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Holy Motors: Review by Moira Sullivan

Holy Motors

 

 

 

 

 

 

 

 

 

 

 

 

 

 

 

 

 

 

 

 

 

 

Holy Motors, a film presented in the official selection yesterday at

Cannes, is probably in a class of its own and has caused a lot of
discussion.  It does need to be discussed, however, and maybe it is the
best thing to happen to the Cannes Film Festival competition this year.
It is beyond the character-driven narratives of the official selection
and is a cinematic rarity.

Leos Carax' dystopia set in Paris is about a man whose job is assuming
many identities and playing many roles each day. In the morning,
Monsieur Oscar (Denis Lavant), a middle aged businessman, is picked up
in a stretch limo. He leaves a beautiful mansion and is chauffeured by
Céline (Eva Scob) all day. On his seat is a notebook with his first job.
Some of the assignments include going to the Père-Lachaise cemetery
where there is a photo shoot of a beautiful model (played by Eva
Mendes). Monsieur Oscar now wears a red wig and has one false eye and
grotesque fingernails. He is barefoot and walks with a cane. The
photographer is so taken by the man that he asks to photograph him along
site “Beauty”, as "the Beast".  He bites the fingers of the
photographer's assistant and kidnaps "Beauty". Then he takes her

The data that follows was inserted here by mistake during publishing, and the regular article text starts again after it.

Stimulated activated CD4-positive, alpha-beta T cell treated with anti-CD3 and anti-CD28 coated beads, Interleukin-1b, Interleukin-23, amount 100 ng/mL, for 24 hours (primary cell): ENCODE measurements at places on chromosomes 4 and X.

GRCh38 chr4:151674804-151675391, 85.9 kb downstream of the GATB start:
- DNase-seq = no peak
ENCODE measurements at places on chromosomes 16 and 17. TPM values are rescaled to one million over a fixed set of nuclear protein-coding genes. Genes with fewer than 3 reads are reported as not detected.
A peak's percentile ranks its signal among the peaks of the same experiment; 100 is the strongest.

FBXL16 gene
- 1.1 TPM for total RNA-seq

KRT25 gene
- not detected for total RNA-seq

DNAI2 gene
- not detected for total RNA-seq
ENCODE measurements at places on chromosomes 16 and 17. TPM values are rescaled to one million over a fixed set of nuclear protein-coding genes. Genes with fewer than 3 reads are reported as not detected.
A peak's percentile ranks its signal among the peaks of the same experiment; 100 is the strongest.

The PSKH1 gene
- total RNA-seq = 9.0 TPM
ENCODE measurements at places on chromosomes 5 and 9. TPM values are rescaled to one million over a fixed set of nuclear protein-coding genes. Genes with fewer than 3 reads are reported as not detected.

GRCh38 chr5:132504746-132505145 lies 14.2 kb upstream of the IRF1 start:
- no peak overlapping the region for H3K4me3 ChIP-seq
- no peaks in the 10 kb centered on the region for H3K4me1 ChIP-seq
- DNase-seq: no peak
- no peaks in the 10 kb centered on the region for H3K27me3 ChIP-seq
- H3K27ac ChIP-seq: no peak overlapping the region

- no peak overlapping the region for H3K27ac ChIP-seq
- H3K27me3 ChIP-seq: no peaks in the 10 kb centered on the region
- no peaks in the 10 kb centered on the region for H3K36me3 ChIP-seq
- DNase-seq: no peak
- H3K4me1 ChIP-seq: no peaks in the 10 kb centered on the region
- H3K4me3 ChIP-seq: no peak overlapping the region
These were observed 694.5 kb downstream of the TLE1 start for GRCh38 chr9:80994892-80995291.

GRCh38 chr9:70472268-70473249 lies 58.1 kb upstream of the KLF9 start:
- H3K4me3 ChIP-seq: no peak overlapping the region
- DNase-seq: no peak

underground where he dresses her in a burka. She does not protest, and
he lays his head on her lap.

Monsieur Oscar is also a father with a daughter who he picks up from a
party where she has hidden in the bathroom, a murderer who kills someone
who looks like him in a garage, and an old man taking his last breath.
Some of the scenes are so exquisitely composed that they are
mind-boggling. Many parts of Paris such as Père Lachaise are the sites
for various assignments, and symbolize different epochs of architecture
such as the Notre Dame, the Eiffel Tower, and tract homes outside Paris.

The film clearly is an affront to motion capture cinematography with
Monsieur Oscar in yet another identity dressed in a suit with dots
enacting scenes that will later be made into video games and virtual
reality. Leos Carax seems quite indifferent to this change in
filmmaking. Kylie Minogue plays a woman who has the same job as Monsieur
Oscar. They have only 20 minutes together and she sings a morose song.

Mr. Carax, after a long absence from the screen,  has made a visually
stunning film with foreboding messages. The film is entirely subjective,
but in French “motor” means “action” on a shoot. The entire film thus is
a shoot with different sets.  Here, in this two - hour film, we witness
the death of cinema, the death of pop culture, the death of
industrialism, and the death of gender and the death of identity.
Because of its artistic content it will probably not open at a local
cineplex  anytime soon, but is a feast for cineastes who want an
experience and to assemble meaning in film rather than having it already
prepared.

The critical response to the film was below average, as was expected
with high acclaim too. It opens in France on the French national
holiday, Bastille Day. Viva la Carax!

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